This year's drought has already raised wholesale corn prices dramatically, and consumers will likely soon feel the pinch at the grocery store checkout. Economists are warning of a 3-4 percent rise in food prices this year and next as well, an especially poorly-timed circumstance given the recent weakness in the economy.

Nobody is feeling this pain more sharply than Maryland's poultry producers, who have traditionally relied on corn above all else to feed their chickens. They have called on theU.S. Environmental Protection Agencyto reduce or waive the so-called ethanol mandate or "Renewable Fuel Standard," a 7-year-old requirement that will result in 40 percent of the U.S. corn crop being used in the production of biofuel.


While we have had our differences with the poultry industry and their views on the EPA and the enforcement of Clean Water Act standards on poultry litter disposal, they are right on target on ethanol. Corn may be regarded as an important resource to ethanol producers, but it is vital as animal feed, and that needs to be the higher priority.

Government can't regulate rainfall, but putting so much corn back on the market would likely soften the effects of drought on food prices, particularly meat. This would represent more than a mere convenience to consumers. It's also likely to save lives and spare human suffering as high food prices in a depressed economy could lead to food scarcity and malnutrition.

The Obama administration may be reluctant to take action in an election year, however, primarily because some farmers are quite happy with high grain prices as a way to offset poor yields this season. And it's not just corn producers who benefit from the ethanol mandate. Those who grow other grains and soybeans are seeing higher prices, too, because of the shortage of corn. Lift the mandate, and prices for those crops are likely to fall.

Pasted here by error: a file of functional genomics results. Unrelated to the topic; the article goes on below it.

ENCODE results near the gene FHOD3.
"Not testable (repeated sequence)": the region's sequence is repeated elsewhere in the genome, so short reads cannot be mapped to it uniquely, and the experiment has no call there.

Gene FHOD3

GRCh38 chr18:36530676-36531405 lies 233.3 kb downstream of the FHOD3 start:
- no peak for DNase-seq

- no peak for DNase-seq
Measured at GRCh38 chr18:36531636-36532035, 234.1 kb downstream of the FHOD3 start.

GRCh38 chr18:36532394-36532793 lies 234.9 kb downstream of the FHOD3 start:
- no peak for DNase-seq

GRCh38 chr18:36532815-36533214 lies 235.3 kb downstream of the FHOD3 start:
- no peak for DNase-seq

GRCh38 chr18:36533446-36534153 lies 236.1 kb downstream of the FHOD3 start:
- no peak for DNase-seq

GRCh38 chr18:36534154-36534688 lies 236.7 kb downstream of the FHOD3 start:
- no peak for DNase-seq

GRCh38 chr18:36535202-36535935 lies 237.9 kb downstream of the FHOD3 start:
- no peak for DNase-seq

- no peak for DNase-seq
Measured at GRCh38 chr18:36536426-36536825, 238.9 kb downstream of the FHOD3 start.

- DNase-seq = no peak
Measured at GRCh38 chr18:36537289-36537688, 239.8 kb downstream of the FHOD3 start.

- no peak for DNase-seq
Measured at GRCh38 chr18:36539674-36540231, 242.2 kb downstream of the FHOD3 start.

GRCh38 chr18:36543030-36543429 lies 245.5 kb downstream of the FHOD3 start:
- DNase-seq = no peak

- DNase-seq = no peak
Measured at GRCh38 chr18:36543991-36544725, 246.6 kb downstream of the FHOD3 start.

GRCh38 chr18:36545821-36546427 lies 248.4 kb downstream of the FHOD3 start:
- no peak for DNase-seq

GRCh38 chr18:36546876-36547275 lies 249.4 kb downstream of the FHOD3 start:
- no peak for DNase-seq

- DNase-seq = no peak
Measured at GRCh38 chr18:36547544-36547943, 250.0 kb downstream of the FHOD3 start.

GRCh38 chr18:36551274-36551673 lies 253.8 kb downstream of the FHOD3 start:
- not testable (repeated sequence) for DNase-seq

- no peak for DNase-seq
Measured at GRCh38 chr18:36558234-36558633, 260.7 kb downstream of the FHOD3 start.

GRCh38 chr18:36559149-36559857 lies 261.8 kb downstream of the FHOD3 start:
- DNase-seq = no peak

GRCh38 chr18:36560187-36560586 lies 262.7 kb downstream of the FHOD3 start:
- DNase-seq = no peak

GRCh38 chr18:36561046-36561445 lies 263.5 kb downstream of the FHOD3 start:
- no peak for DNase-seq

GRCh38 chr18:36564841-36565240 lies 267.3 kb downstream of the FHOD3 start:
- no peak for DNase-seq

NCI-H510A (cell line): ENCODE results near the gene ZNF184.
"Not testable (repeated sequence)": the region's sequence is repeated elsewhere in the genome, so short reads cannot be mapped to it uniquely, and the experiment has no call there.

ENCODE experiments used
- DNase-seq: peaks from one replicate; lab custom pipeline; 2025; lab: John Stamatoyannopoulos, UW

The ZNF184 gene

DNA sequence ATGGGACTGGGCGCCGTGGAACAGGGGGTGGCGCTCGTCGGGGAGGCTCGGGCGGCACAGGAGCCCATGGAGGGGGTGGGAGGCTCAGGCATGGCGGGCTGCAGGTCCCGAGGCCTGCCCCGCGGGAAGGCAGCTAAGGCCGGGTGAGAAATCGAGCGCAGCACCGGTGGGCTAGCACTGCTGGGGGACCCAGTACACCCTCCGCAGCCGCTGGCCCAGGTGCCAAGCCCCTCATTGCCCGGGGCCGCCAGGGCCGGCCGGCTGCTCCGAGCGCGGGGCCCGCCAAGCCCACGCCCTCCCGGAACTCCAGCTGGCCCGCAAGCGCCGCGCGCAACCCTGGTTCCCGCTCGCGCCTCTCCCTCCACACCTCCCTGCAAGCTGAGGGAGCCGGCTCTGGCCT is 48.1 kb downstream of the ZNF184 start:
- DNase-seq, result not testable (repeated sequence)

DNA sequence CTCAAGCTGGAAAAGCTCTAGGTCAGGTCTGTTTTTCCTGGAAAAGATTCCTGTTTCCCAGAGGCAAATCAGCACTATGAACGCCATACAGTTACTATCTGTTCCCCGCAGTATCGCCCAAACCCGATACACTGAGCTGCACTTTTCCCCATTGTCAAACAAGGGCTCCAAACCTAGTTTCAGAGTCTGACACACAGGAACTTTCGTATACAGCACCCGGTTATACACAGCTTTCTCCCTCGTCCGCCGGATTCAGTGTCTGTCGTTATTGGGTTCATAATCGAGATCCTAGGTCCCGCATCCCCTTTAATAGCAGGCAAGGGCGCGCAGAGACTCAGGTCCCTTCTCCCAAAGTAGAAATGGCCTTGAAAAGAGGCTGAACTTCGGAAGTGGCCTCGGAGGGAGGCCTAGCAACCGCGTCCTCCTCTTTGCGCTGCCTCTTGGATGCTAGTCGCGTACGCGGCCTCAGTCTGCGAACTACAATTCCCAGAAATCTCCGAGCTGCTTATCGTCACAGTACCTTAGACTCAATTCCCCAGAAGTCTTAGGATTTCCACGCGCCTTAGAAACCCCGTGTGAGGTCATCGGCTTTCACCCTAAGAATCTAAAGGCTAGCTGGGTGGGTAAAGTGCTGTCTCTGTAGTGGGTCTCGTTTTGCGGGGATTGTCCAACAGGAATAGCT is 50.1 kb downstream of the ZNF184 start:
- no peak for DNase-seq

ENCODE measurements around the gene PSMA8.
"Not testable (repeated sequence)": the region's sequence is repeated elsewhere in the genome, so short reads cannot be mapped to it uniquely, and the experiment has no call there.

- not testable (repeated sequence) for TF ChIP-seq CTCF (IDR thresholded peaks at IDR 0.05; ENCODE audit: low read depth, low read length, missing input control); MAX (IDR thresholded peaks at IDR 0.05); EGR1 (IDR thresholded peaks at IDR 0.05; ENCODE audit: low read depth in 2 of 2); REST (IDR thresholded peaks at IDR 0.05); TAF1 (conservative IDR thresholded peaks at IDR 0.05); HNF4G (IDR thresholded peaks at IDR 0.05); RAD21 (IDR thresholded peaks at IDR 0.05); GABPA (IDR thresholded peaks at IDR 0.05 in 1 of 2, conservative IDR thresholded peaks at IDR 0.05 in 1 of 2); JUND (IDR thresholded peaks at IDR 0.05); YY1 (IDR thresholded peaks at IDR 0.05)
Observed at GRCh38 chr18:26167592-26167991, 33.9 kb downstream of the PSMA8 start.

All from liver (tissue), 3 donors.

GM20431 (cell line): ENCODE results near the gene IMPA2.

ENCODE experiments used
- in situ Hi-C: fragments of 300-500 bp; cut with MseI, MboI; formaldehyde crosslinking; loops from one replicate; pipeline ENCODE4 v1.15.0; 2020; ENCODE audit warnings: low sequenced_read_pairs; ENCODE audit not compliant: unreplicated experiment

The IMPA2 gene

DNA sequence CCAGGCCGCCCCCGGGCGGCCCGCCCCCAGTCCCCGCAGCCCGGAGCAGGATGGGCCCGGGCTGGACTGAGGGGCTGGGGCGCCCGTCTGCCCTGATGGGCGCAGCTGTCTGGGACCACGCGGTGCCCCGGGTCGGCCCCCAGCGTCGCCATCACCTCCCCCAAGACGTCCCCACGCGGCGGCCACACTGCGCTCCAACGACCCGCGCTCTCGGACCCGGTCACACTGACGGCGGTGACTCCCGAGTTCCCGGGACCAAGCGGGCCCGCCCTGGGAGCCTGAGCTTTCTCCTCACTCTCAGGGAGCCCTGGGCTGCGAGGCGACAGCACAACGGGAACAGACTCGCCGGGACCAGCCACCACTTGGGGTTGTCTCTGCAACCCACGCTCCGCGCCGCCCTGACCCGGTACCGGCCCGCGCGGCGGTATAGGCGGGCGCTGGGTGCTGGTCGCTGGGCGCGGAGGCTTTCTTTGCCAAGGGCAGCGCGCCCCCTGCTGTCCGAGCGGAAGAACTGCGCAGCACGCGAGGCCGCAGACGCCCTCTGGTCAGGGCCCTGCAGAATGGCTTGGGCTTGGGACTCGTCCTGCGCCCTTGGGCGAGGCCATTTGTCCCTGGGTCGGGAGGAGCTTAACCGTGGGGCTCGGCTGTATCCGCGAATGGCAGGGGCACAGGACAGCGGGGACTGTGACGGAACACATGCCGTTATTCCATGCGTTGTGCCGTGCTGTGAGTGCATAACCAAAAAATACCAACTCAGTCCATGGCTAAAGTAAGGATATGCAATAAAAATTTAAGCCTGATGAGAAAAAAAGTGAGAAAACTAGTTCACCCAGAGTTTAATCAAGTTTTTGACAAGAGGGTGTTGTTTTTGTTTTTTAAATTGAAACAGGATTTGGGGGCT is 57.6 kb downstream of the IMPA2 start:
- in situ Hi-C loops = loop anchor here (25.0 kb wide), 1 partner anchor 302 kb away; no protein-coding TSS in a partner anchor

But grain production is actually one area of the U.S. economy that has fared decently in recent years, and a one or two-year lifting of the requirement is unlikely to be disastrous for that sector. Prices won't fall through the floor but will simply revert to true market standards.

A waiver might also allow the federal government a pause to reevaluate its renewable energy policies and whether devoting so much of the corn crop to ethanol production (13.2 billion gallons) is truly in the nation's interest. Certainly, it's a dubious investment that does not lower the price of gasoline or reduce U.S. dependence on foreign oil, and its environmental benefits appear to be oversold.

The sooner the EPA acts on corn ethanol, the less likely jobs will be lost in the livestock industries. It's not just Maryland poultry farmers who are likely to feel the pinch but the dairy industry, too as well as pork and beef growers.

Meanwhile, Congress needs to take action to extend help to farmers who are suffering through what may be one of the worst droughts in a half-century. But disaster assistance should not come out of the pockets of much-needed conservation programs — as House leaders are seeking to do through a one-year extension of the farm bill.

Disaster aid of all types should not be held to arbitrary budget-balancing standards. No emergency spending should be. If the House wishes to trim farm-related spending, there are plenty of direct payments to farmers and outdated and costly price support programs from which to choose.

With the U.S. economy already suffering the effects of Europe's financial woes, the last thing the country needs is for poultry producers like Maryland's Perdue Farms to hit the skids and for grocery prices to spike. Either the EPA or Congress must act to put more corn in the nation's feed bag or that's exactly what is bound to happen.